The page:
SVMC to hold skin cancer screenings

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BENNINGTON — As summer draws to a close, many Bennington residents may not realize the potential damage done to their skin due to sun exposure.

In many areas of the northeast, according to Southwestern Vermont Medical Center Dermatologist Lixia Ellis, many go through winter months without much sun exposure.

"When summer comes they're eager to get outside and enjoy the sunshine, but their skin is not used to it," said Ellis. "They are not in the habit of protecting themselves, and they get sunburns. Burns can lead to skin cancers."

Access to dermatological services is limited in the region, however, with a lack of practitioners and long wait times. To reach more members of the Bennington community, Ellis will offer free full-body skin checks at SVMC Dermatology from 8 a.m. to noon on Sept. 16.

"The benefit of holding a free screening is to remove the financial barriers for people who either lack insurance coverage or have high deductibles and allow them to receive this important exam," said Sandy Latif, director of operations for the Dartmouth-Hitchcock Putnam Physicians. "Otherwise they may have skipped it due to the financial strain on their budget."

"While melanoma is one of the most serious forms of skin cancer, if detected and treated early the survival rate is 98 percent," said Ellis. "If it metastasizes, however, it gets into the lymph nodes and the odds of survival decline significantly."

According to the American Association of Dermatologists, approximately 3.5 million Americans will be diagnosed with melanoma this year. In the United States alone, one melanoma patient dies every hour.

"By signing up for the screening, people are able to receive the same exam that all patients receive in Dr. Ellis's office," said Latif. "It's an opportunity for the peace of mind that they are free from suspicious lesions or problem areas that may need to be treated."

The same screening last year diagnosed 10 skin cancers, according to Dr. Ellis' medical assistant Linda White, as well as 20 precancers. According to White, approximately 20 people were diagnosed with melanoma locally in the past year, with Ellis diagnosing between 25 and 30 new non-melanoma skin cancers each week on average.

"We do find multiple skin cancers, including melanomas, in each previous screening, making this service valuable to the community," said Ellis, who most commonly diagnoses basal cell carcinomas and squamous cell carcinomas; both of which are often easily treated and cured.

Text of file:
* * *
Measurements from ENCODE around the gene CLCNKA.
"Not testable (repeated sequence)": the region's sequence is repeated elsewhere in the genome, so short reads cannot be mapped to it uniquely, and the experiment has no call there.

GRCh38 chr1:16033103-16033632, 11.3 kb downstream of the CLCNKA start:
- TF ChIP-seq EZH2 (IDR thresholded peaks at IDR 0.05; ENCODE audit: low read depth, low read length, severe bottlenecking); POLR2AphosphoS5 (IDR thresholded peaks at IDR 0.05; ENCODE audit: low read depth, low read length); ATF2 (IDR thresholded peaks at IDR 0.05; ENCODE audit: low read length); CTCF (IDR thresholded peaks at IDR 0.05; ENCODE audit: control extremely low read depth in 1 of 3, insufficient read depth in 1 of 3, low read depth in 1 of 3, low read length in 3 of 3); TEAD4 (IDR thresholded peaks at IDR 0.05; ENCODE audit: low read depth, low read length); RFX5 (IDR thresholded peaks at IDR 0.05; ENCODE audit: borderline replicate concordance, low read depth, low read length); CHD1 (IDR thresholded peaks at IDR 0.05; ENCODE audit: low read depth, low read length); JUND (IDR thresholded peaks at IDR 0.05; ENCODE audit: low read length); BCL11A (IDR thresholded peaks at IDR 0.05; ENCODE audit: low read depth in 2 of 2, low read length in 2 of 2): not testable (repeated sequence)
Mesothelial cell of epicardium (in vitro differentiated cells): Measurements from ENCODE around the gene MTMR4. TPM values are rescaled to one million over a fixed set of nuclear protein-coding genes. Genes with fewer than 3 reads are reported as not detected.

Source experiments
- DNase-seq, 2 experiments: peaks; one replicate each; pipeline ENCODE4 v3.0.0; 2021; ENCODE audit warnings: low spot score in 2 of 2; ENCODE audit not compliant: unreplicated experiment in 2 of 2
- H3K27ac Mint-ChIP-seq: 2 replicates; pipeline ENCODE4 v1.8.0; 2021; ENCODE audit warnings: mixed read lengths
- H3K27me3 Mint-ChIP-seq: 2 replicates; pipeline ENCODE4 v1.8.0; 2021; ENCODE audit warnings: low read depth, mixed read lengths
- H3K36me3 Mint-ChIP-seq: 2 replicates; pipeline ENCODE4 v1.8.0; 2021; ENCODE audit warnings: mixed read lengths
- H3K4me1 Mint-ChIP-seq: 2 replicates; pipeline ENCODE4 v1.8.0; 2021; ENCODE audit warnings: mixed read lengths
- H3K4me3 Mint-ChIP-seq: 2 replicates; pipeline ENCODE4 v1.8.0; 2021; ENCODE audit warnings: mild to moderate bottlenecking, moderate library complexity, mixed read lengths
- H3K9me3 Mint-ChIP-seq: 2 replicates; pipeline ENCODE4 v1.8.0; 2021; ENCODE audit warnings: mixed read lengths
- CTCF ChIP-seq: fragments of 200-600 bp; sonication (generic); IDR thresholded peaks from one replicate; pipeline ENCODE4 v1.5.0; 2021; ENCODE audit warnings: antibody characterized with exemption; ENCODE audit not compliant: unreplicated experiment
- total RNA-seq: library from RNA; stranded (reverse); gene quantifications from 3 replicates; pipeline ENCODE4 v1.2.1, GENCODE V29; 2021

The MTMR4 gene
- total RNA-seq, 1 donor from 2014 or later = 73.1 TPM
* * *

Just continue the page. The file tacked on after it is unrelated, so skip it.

Appointments are still open for the free screenings, supported by the SVMC Cancer Committee. While the service is open to everyone, those without insurance or with high deductibles are particularly encouraged to participate.

"This is the third year that SVMC Dermatology has offered the free screening," said Latif. "We recognize that there are still people in the community with no insurance or who have a high cost to receive care, and we are committed to helping patients receive screening for skin cancer."

Unfortunately, access to dermatological services can prove difficult even for those with insurance.

"The number of practicing dermatologists is not high, even if you include Massachusetts, Albany, and Saratoga," said Latif. "People are becoming more aware of the dangers of skin cancer and are seeking care, so this event is helpful for those seeking a screening."

"Triage is the key. We try to get patients in when they have urgent issues," said Ellis. "We're working diligently and closely with patients' primary care doctors, aiming to get patients in a very timely fashion if the primary care doctors are concerned about skin cancers or other urgent issues."

Though these screenings provide an important service according to Latif, prevention is key.

"Unfortunately many people do not seek care until they notice something unusual, but what is so very important is prevention," said Latif. "Applying sunscreen and wearing hats and other protective clothing, is the best prevention against skin cancer."

To make an screening appointment, call 802-440-4264.

Reach Cherise Madigan at 802-490-6471.

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